Musical Focus: Johann Sebastian Bach (Germany, 1685 – 1750)

Bach and His Music
Bach had to endure the loss of his mother, and less than a year later, his father. They had provided his initial music training. He was adopted by his brother, who continued his music education. As a young boy, his music education was provided by the Lutheran Church where he was part of a "professional” boy’s choir. After his voice matured he continued his musical career as an instrumentalist. He was especially gifted on the organ and harpsichord. (The piano had not yet been invented.) While the Catholic Church provided their congregation with Gregorian Chants, Bach was employed throughout his career to provide the Lutheran Reformation with "new” music.

Bach’s style celebrates the Baroque Period, and he is considered by many musicologists as the period’s greatest composer. He developed "counterpoint” to new heights: "the weaving together of two or more melodic line to make a tightly knit, complex texture.” (Lloyd’s Encyclopedia of Music.) "Counterpoint was in Sebastian Bach’s blood…compare any of Bach’s Brandenburg Concertos with any of Handel’s concerti grosse: neither is artistically superior…[but with Bach] listen to what happens between the top line and the bass; it isn’t just chords.” (Galway’s Music in Time.) I find this counterpoint character to be most obvious in his organ and harpsichord compositions.

Additional Biographical Information
Bach had 20 children. He had seven children by his first wife, Maria Barbara. After she died he married a famous singer, Anna Magdalena, with whom he had 13 additional children. Bach was a very religious man who was dedicated to his family. Bach’s life, however, contains a number of surprising incidents: he was confined to a dungeon for a month because he wanted to be excused from his employment, he was dismissed once for unsatisfactory performance, he was detained and questioned after getting into a fight with a former student, he took an unexcused extended absence of three additional months and walked hundreds of miles to study under a master organist.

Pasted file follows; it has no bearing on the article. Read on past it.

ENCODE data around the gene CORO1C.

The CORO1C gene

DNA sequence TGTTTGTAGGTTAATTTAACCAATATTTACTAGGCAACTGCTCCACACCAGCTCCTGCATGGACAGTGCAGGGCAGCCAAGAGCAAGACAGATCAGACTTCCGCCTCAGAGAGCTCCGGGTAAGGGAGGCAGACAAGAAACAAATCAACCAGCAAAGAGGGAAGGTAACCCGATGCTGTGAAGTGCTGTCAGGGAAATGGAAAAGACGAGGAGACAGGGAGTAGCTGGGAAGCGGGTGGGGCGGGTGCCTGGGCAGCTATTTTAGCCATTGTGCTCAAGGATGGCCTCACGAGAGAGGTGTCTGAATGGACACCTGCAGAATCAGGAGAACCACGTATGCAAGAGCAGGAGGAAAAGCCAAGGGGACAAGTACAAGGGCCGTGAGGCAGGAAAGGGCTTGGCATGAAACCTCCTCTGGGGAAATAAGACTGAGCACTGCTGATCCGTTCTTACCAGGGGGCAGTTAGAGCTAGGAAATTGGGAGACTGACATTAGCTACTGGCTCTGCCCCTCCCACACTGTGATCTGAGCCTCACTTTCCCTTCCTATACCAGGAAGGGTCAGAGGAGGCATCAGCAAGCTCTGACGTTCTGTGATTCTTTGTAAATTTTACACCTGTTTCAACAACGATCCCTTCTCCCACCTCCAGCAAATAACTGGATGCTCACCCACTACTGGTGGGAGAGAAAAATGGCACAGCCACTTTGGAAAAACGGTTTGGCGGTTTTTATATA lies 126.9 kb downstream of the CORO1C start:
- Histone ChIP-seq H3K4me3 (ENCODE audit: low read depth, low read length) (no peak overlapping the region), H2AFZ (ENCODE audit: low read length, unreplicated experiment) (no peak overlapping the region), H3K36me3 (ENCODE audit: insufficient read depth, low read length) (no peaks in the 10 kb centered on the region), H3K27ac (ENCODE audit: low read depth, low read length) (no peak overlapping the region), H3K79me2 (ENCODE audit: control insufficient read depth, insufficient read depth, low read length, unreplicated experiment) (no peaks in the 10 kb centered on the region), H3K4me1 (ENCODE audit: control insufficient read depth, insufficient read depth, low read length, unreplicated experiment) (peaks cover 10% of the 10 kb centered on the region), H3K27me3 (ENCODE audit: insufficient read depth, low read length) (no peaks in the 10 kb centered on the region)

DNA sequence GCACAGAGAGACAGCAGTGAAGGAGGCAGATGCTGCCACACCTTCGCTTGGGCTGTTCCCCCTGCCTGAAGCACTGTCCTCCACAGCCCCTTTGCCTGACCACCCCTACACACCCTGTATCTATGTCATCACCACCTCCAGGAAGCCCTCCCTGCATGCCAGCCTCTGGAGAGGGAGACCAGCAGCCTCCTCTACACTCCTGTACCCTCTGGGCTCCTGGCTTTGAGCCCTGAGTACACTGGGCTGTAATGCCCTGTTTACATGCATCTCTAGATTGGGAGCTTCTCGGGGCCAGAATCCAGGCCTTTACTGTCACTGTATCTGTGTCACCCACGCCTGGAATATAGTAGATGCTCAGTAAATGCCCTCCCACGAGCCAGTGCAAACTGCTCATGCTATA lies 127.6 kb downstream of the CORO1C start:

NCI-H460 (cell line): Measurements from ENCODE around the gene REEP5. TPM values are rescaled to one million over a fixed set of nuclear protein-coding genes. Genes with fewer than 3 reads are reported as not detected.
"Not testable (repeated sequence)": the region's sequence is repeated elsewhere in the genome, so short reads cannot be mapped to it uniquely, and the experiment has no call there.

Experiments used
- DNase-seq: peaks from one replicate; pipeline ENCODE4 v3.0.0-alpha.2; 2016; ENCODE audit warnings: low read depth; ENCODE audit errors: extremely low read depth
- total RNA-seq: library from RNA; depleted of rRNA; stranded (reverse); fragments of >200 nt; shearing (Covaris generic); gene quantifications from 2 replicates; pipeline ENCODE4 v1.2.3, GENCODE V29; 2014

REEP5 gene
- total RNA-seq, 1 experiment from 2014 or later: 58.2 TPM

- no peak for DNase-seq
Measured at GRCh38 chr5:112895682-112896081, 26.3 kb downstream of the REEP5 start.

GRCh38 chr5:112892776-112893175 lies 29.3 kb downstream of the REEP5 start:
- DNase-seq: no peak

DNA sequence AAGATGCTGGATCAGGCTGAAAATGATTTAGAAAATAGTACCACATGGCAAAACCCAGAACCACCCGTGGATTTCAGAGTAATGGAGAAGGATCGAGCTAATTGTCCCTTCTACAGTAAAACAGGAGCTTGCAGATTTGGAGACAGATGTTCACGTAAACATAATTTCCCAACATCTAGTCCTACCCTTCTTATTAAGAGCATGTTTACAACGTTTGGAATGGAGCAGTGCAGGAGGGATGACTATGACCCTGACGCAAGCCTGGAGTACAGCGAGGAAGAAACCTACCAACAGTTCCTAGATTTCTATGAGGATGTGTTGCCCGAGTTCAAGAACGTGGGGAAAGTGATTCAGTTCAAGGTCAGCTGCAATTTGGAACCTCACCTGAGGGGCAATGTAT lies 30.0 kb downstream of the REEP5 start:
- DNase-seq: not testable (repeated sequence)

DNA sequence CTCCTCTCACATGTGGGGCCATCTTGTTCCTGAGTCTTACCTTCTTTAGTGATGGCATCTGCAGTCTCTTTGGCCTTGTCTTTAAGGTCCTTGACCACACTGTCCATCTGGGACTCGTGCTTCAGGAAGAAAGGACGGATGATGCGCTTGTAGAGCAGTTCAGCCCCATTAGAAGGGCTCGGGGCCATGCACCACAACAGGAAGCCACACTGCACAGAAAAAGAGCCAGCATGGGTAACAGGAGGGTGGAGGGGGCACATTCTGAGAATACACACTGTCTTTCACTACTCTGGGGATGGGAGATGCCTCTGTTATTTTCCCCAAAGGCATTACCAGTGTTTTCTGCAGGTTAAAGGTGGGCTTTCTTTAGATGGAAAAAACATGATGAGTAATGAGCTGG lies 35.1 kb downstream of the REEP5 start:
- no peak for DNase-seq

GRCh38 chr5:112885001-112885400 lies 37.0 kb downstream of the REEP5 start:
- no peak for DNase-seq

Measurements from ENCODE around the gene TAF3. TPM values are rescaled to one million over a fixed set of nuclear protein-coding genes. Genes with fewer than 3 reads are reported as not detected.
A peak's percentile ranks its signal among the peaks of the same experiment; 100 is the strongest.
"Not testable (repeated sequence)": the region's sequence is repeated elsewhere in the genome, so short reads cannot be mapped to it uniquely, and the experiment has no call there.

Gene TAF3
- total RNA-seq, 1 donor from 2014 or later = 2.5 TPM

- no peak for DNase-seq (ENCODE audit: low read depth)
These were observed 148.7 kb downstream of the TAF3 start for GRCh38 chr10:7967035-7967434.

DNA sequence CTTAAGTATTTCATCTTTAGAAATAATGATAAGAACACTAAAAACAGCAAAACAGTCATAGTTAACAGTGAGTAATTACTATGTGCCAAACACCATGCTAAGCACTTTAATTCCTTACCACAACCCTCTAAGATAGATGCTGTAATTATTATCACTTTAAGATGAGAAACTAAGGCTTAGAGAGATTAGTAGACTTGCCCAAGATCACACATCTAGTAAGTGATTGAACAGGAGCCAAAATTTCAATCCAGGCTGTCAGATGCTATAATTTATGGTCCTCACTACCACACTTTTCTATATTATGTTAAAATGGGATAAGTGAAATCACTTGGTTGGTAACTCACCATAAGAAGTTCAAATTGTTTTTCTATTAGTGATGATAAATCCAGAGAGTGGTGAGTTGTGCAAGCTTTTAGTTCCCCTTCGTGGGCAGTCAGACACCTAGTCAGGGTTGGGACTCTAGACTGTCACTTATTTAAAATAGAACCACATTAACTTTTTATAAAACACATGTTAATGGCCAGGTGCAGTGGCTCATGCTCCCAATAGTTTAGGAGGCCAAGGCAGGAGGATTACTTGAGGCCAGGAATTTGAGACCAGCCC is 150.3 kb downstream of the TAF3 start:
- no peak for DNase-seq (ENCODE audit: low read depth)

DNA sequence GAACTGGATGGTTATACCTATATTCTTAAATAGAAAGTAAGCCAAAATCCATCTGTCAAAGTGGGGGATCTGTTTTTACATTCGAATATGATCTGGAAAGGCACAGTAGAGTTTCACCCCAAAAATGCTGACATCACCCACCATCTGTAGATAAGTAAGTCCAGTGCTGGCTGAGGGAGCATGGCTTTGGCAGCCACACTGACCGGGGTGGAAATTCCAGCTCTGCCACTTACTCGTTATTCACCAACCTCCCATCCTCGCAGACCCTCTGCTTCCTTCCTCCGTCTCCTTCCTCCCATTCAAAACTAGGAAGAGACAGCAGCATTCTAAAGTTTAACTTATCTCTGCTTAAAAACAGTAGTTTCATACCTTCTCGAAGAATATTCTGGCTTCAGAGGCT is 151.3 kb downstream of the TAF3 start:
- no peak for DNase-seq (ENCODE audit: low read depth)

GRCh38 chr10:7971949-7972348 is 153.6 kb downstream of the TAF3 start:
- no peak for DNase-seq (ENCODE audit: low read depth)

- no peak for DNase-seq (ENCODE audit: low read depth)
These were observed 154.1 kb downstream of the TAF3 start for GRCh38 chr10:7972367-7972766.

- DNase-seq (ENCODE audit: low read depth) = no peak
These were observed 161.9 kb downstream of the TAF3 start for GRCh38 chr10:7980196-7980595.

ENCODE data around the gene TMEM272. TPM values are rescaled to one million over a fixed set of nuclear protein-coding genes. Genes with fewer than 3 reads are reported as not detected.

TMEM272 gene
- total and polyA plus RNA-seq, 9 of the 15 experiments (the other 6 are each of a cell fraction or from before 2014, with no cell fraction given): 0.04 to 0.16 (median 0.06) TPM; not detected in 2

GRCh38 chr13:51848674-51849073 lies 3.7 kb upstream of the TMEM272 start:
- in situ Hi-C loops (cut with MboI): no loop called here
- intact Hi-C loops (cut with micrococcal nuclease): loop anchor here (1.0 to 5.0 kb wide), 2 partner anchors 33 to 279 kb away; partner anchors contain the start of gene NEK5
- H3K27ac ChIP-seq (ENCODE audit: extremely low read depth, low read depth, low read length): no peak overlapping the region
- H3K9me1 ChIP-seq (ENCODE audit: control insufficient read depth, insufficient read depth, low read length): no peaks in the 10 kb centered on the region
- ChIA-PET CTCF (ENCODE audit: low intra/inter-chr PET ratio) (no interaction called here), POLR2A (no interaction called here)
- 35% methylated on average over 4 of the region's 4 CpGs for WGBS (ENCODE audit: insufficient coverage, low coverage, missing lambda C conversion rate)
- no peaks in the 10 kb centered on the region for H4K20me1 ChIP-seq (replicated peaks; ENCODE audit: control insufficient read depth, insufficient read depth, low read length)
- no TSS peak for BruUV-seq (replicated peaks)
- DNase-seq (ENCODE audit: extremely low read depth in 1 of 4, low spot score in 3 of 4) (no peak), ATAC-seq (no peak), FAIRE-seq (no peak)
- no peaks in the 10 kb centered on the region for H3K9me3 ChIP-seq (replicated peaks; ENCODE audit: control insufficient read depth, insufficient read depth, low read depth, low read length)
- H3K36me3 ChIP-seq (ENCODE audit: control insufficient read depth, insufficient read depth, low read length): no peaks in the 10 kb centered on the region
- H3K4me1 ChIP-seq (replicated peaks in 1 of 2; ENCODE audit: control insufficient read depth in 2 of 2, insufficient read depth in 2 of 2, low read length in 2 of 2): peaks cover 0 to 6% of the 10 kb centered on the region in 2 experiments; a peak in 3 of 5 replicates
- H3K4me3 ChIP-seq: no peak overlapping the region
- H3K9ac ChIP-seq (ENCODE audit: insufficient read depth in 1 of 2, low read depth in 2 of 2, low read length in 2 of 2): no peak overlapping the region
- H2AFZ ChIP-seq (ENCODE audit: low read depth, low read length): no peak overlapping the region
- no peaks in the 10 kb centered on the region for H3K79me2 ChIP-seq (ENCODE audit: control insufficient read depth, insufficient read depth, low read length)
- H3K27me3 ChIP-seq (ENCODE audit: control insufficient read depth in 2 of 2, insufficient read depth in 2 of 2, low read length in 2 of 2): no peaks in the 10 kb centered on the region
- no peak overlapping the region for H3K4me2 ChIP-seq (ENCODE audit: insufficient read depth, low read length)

During his life Bach wrote over 1,200 pieces of music. Unfortunately many were misplaced and lost during his lifetime and after his death. His music was rediscovered and popularized by Felix Mendelssohn in the 1800’s (Mendelssohn composed many wonderful pieces, but may be best known for "Here Comes the Bride.”)

Bach had a very successful musical career. He championed a method of tuning keyboard instruments that allowed the musician to expand in range of the instrument and also provided for maximum flexibility in what keys the music could be played. This strategy was very helpful in developing the modern piano. Bach was also a tireless advocate for the importance of music in the church.

American History and Bach
  • During his lifetime the first pipe organ was brought to the English colonies (Virginia)
  • Singing societies became popular in the colonies
  • France established a presence in Detroit and New Orleans
  • England, Scotland, and Wales were unified as Great Britain

Five Recommended CD’s
1. J.S. Bach: Organ Favorites, Ruebsam, Naxos.
2. Bach: Brandenburg Concertos, Musica Antiqua Koln, Archiv.
3. J.S. Bach Concertos for Harpsichord and Strings, Trevor Pinnock and Enlish Concert, Archiv.
4. A Bach Celebration, Christopher Parkening, EMI.
5. Bach: English and French Suites, Safri Duo, Chandos.

Lesson Opportunities
Music Appreciation: Children can quite easily perceive the counter-point interactions between the right hand, left hand, and foot pedals in the Toccata and Fugue in D Minor which results in a kind of musical tag. I found them to be also quite intrigued by Bach’s life, his adventures and the good natured Brandenburg Concertos. Finally, they experienced the guitar-symphonic transcriptions on A Bach Celebration as very calming, and the Safri Duo’s approach to be quite "jazzy.”